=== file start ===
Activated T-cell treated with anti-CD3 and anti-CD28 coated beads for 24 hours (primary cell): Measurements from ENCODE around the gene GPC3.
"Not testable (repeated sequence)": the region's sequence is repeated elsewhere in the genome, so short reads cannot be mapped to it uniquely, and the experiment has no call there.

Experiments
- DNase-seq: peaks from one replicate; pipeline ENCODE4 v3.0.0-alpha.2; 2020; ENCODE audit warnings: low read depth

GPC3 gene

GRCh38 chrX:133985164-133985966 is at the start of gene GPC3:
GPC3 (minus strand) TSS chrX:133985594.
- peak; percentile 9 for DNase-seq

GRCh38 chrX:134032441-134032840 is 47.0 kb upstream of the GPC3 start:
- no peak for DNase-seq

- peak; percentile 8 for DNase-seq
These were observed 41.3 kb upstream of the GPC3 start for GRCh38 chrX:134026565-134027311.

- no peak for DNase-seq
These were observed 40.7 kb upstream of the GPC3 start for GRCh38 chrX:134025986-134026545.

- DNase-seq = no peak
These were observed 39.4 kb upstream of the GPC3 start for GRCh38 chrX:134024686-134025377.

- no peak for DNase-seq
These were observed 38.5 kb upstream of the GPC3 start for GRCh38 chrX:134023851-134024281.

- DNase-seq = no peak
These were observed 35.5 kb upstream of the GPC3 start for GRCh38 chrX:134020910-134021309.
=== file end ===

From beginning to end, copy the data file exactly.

Activated T-cell treated with anti-CD3 and anti-CD28 coated beads for 24 hours (primary cell): Measurements from ENCODE around the gene GPC3.
"Not testable (repeated sequence)": the region's sequence is repeated elsewhere in the genome, so short reads cannot be mapped to it uniquely, and the experiment has no call there.

Experiments
- DNase-seq: peaks from one replicate; pipeline ENCODE4 v3.0.0-alpha.2; 2020; ENCODE audit warnings: low read depth

GPC3 gene

GRCh38 chrX:133985164-133985966 is at the start of gene GPC3:
GPC3 (minus strand) TSS chrX:133985594.
- peak; percentile 9 for DNase-seq

GRCh38 chrX:134032441-134032840 is 47.0 kb upstream of the GPC3 start:
- no peak for DNase-seq

- peak; percentile 8 for DNase-seq
These were observed 41.3 kb upstream of the GPC3 start for GRCh38 chrX:134026565-134027311.

- no peak for DNase-seq
These were observed 40.7 kb upstream of the GPC3 start for GRCh38 chrX:134025986-134026545.

- DNase-seq = no peak
These were observed 39.4 kb upstream of the GPC3 start for GRCh38 chrX:134024686-134025377.

- no peak for DNase-seq
These were observed 38.5 kb upstream of the GPC3 start for GRCh38 chrX:134023851-134024281.

- DNase-seq = no peak
These were observed 35.5 kb upstream of the GPC3 start for GRCh38 chrX:134020910-134021309.